A federal judge in Boise has indicated she might rule soon.
At issue is a lawsuit filed in November by four same-sex couples -- all women -- who want Idaho to officially recognize same-sex unions.
But Idaho's constitution defines marriage as being between a man and a woman.
The U.S. Ninth Circuit Court of Appeals has already indicated it might rule in favor of same sex marriages and some legal observers suggest that might be prompting the state's legal strategy to appeal directly to the High Court in Washington, D.C,
But above all, in documents filed Monday, attorneys for the state are asking Judge Candy Dale in Boise to delay -- or stay -- any enforcement of an imminent ruling until the U.S. Supreme Court weighs in on the issue of same sex marriage.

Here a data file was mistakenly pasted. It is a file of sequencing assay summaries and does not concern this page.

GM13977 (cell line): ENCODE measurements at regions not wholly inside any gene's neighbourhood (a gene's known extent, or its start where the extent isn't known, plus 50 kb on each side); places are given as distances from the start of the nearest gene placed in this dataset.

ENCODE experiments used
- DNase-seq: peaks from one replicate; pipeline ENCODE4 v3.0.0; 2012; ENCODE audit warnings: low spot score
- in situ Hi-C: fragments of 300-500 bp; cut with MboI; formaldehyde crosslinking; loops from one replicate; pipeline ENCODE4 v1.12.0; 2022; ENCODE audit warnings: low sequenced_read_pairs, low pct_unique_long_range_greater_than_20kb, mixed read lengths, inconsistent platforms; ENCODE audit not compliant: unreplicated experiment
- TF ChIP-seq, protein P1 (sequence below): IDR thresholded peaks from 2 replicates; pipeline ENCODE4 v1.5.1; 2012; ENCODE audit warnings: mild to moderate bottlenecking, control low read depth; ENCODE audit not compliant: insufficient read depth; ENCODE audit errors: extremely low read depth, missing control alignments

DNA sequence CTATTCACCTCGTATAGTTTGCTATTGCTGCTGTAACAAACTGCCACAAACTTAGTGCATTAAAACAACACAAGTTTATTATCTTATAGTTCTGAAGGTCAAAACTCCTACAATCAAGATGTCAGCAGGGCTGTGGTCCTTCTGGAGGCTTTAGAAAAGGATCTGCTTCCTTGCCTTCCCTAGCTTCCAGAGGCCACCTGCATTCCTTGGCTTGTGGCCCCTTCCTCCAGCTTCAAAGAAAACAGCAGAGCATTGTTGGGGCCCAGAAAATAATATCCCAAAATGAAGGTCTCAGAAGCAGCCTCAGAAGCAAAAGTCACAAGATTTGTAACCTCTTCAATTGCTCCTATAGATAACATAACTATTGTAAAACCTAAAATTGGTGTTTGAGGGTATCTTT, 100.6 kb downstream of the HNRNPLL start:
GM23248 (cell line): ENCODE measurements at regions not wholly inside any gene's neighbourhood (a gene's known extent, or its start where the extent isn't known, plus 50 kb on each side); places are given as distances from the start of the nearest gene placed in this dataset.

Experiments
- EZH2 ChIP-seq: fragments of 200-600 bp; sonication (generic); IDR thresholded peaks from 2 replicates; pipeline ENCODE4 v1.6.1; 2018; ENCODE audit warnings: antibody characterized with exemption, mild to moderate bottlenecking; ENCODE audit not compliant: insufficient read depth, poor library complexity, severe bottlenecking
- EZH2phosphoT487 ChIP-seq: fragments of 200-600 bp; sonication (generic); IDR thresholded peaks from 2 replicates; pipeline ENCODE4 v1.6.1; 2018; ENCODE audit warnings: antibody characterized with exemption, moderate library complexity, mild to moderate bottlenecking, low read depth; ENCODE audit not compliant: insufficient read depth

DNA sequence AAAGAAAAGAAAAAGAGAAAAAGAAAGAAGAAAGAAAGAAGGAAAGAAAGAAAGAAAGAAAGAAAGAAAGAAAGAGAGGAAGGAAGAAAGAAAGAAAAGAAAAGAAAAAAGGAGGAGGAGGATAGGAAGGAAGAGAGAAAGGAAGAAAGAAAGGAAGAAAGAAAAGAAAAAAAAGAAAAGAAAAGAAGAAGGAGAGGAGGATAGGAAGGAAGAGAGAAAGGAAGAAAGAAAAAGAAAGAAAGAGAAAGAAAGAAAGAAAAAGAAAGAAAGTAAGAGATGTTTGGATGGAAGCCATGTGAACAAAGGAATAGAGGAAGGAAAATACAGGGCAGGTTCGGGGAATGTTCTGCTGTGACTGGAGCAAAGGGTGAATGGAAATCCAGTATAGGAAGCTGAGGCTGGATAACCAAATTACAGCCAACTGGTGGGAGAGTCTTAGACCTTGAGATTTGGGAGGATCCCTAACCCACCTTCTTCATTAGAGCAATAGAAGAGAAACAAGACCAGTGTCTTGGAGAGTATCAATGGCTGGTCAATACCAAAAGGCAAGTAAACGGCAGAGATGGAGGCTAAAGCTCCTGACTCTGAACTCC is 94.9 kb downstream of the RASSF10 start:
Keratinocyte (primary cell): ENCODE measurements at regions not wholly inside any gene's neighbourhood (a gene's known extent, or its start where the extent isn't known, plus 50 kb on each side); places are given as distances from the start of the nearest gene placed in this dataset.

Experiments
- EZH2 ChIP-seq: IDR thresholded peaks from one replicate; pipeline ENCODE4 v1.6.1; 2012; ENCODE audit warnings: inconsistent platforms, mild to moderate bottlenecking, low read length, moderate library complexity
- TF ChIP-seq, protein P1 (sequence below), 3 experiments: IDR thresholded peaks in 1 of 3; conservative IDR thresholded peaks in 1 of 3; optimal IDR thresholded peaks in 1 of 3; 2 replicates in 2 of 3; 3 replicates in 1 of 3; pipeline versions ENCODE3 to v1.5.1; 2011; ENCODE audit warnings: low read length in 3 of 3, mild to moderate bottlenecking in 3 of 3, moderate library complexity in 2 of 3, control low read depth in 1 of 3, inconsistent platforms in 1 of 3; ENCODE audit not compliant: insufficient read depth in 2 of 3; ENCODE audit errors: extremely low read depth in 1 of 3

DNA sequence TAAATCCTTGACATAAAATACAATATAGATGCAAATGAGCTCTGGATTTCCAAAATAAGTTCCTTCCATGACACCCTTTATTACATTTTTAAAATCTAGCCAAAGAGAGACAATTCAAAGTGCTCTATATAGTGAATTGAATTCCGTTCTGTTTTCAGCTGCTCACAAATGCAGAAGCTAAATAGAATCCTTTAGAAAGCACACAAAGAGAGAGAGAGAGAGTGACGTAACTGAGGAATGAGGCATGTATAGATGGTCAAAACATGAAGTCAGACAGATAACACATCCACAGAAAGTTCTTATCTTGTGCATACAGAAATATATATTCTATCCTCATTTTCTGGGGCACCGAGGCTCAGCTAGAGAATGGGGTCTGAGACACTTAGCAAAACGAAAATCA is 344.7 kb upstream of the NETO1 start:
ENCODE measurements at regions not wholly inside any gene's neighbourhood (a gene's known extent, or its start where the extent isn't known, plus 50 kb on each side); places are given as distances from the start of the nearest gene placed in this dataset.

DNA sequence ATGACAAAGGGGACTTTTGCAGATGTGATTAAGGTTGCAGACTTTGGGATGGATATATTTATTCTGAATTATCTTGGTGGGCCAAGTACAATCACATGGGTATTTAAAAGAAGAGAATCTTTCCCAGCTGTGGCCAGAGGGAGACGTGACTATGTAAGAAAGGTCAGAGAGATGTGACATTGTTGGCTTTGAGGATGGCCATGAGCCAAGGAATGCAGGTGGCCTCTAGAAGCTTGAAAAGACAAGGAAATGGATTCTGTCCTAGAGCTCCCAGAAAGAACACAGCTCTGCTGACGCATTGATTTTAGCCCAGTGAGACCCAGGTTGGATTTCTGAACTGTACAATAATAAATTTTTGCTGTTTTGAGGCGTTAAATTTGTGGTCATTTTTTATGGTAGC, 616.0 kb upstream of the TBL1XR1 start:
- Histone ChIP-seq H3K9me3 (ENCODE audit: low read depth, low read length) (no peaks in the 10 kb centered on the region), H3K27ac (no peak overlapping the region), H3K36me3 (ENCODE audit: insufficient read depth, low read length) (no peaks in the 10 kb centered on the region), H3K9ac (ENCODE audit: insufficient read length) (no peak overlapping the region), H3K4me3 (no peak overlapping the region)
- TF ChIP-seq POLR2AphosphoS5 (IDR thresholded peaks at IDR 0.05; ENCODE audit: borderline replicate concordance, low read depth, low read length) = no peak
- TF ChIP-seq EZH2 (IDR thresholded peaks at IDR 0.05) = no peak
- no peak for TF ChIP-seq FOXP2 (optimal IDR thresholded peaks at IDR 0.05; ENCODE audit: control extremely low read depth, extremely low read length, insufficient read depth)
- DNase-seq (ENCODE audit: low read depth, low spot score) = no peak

"When a judge is asked to stay an opinion they're asked, despite how they ruled, to prevent the effect of the opinion from taking hold until after an appeal is completed, " explained David Leroy, a former Idaho attorney general.
The state's legal motion describes a national atmosphere of "chaos and confusion", surrounding the status of same sex marriages, an atmosphere Idaho seeks to avoid.
But Leroy says requesting a stay before a ruling is handed down is uncommon.
"It's unusual here in that the governor has asked for the stay in advance of the ruling, on a contingency basis to be stayed only if the ruling is adverse to Idaho," said Leroy. "That's unusual."